THE FED’S DECIDEDLY UNBALANCED BALANCE SHEET
In response to the vast economic turmoil due to COVID-19, the Federal Reserve has doubled the assets on its balance sheet over the last few months to more than $7 trillion. As illustrated in the chart below, this marks the third such doubling of the Fed’s balance sheet since the Great Recession of 2008-09. The balance sheet total is now tenfold what it was in the mid-2000s, far above any historical precedent in terms of its pace of growth. Although flooding the economy with such a huge injection of liquidity has at least somewhat cushioned the
blow from the pandemic, such actions do have a downside, for they become increasingly harder to unwind once economic conditions improve.
To be sure, these interventions usually are completely justified and helpful when undertaken. Indeed, like this most recent wave of asset purchases by the Fed, that first doubling in 2008 was absolutely needed to stabilize the economy, which, at that time, was blindsided by the massive shock to and near-total meltdown of credit markets as banks became increasingly unwilling to lend both to their customers and to each other. The Fed stepped in to provide enough liquidity to banks to assure markets that plenty of money would be available to anyone who needed it. Consequently, the markets calmed down, and things slowly but surely returned to normal.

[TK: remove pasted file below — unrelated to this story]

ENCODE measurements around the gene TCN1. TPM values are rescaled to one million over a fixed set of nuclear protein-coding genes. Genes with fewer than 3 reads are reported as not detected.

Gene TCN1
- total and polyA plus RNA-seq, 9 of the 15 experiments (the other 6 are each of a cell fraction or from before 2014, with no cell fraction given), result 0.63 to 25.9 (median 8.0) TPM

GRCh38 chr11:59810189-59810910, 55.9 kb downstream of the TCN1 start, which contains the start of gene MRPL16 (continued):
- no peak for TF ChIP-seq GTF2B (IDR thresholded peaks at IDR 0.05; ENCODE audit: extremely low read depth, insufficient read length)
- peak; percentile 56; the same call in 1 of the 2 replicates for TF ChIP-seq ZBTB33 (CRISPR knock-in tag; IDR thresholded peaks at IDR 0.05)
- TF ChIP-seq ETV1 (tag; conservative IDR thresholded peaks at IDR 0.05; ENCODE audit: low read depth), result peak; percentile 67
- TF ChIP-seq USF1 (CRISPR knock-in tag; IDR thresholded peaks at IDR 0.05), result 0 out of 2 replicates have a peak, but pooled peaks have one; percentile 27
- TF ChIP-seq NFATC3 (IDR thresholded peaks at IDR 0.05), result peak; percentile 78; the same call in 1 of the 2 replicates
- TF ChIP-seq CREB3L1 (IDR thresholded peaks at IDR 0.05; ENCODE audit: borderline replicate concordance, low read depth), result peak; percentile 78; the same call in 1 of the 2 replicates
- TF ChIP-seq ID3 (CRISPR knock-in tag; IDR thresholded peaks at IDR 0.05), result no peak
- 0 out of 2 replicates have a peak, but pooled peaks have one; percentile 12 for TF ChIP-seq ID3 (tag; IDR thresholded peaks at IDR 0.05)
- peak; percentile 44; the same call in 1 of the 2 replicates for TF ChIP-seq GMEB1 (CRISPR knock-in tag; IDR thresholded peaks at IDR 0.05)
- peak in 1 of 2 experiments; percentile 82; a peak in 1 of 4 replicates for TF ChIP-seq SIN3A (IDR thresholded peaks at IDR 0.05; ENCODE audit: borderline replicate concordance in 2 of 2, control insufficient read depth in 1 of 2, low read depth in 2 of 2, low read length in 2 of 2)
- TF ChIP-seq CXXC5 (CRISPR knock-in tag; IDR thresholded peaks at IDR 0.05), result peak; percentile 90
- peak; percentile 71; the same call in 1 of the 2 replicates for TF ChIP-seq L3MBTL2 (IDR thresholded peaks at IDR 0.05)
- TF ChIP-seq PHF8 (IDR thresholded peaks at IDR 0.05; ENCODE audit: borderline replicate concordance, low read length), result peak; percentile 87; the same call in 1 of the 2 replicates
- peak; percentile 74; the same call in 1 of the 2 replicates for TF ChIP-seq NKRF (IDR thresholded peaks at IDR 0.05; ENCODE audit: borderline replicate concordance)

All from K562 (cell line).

However, these moves can pose a moral hazard laying the groundwork for a financial collapse more significant than would occur if they were not made in the first place. For example, the 2008 easing prevented market forces from fully cleansing the system of poor decisions and policy.
The Fed tried to start backing off its purchasing binge and reduce its balance sheet in 2013, but the stock and bond markets threw a “taper tantrum” in response. Electing to coddle them, the Fed not only refrained from unloading its assets but also added another $1 trillion to double its balance sheet a second time, further signaling that it would continue to feed the easy-credit addiction.
Many countries throughout history have tried to borrow and spend their way out of trouble, only to suffer dearly down the road. (The ongoing struggles of Greece that started in the last decade readily come to mind.) Amid market expectations that the Fed’s balance sheet is well on its way to $10-12 trillion, arguably the only sound and sustainable remedy is to reduce borrowing and spending to levels
more aligned with actual revenues and economic growth. The U.S. certainly can do that, but whether it wants to is the question that matters. If it does not, the markets may impose their will at some point, making recovery much more painful.